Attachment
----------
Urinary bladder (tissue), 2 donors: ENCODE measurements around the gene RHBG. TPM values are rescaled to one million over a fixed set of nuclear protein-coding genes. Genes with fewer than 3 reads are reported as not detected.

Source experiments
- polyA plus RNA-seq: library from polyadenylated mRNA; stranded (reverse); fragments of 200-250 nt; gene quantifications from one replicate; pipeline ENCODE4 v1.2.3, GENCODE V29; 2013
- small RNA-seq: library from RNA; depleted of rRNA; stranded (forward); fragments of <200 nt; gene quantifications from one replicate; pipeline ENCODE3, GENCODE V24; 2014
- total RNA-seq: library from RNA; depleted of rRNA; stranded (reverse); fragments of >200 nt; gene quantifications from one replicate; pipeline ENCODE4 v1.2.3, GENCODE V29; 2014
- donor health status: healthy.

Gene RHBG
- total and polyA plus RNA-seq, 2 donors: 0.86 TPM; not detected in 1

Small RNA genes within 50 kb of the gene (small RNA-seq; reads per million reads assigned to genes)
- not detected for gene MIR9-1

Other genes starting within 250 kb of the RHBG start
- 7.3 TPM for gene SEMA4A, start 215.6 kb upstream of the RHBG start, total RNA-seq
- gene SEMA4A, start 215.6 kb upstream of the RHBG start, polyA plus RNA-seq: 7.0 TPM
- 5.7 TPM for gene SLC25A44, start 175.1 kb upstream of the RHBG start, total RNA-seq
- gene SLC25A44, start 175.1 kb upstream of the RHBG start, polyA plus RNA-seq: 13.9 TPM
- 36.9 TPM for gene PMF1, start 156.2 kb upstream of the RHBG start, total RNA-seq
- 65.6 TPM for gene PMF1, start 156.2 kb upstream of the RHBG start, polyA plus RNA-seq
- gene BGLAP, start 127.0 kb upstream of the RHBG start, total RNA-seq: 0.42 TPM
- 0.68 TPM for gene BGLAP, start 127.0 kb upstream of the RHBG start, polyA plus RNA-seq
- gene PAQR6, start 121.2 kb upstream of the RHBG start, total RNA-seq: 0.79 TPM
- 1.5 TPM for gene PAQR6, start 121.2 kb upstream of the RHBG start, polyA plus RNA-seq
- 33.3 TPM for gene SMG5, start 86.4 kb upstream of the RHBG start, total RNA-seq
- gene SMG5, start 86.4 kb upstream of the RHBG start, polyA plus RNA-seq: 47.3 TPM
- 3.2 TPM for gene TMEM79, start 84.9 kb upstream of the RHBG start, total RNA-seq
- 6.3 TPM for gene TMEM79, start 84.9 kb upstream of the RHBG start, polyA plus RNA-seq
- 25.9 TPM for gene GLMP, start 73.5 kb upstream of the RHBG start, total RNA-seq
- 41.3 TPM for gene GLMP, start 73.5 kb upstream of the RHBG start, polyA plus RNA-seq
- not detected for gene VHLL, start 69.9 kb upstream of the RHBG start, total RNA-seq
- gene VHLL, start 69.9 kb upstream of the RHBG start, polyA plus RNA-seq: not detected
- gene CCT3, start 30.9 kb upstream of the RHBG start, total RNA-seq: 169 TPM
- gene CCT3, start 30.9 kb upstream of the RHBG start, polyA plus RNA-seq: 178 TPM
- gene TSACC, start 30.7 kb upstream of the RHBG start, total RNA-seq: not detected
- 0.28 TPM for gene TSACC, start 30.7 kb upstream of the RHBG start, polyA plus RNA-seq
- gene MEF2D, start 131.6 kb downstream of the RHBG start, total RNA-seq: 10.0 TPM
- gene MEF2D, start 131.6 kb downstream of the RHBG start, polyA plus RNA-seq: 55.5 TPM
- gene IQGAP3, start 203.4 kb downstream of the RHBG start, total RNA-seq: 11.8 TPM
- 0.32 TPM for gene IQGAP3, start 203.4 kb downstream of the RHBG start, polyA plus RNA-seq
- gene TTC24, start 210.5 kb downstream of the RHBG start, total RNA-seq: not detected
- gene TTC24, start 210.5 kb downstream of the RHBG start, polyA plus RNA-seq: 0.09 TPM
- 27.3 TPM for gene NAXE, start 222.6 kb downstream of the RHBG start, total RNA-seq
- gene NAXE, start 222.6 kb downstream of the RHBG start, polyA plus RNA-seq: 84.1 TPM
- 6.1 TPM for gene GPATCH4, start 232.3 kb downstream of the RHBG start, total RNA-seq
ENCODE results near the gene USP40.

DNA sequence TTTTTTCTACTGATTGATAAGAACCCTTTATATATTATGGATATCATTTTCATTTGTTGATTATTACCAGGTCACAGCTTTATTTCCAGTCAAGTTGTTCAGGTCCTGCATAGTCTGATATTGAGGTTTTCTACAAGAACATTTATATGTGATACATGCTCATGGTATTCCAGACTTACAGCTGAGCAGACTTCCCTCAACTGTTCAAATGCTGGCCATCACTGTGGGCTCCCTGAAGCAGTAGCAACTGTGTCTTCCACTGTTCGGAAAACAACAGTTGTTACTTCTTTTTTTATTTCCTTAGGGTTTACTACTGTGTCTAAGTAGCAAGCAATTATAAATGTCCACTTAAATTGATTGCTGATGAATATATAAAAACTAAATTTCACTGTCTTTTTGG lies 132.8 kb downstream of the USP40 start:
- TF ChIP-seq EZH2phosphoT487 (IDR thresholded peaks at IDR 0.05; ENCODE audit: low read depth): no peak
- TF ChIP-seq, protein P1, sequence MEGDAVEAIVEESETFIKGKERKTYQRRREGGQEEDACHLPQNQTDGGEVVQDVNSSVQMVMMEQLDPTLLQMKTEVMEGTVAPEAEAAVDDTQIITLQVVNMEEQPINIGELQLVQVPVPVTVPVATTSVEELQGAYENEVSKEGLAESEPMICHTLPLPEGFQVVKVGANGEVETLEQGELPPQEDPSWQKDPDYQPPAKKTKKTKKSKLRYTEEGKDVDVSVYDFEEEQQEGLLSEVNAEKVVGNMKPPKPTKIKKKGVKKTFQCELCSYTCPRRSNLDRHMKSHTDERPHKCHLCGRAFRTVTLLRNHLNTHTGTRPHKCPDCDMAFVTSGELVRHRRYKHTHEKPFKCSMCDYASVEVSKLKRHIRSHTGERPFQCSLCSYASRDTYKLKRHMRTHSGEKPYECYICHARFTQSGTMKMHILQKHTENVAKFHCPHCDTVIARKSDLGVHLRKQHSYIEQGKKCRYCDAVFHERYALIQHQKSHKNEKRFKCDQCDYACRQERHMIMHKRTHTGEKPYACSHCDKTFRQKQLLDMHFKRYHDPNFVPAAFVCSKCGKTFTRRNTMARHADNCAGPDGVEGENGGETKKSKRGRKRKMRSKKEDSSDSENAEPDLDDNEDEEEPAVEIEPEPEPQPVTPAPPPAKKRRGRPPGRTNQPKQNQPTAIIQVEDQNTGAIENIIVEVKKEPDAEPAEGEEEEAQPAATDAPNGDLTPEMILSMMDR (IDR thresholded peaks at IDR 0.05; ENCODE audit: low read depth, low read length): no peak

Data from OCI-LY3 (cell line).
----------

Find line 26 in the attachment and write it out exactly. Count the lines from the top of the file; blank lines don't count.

- 25.9 TPM for gene GLMP, start 73.5 kb upstream of the RHBG start, total RNA-seq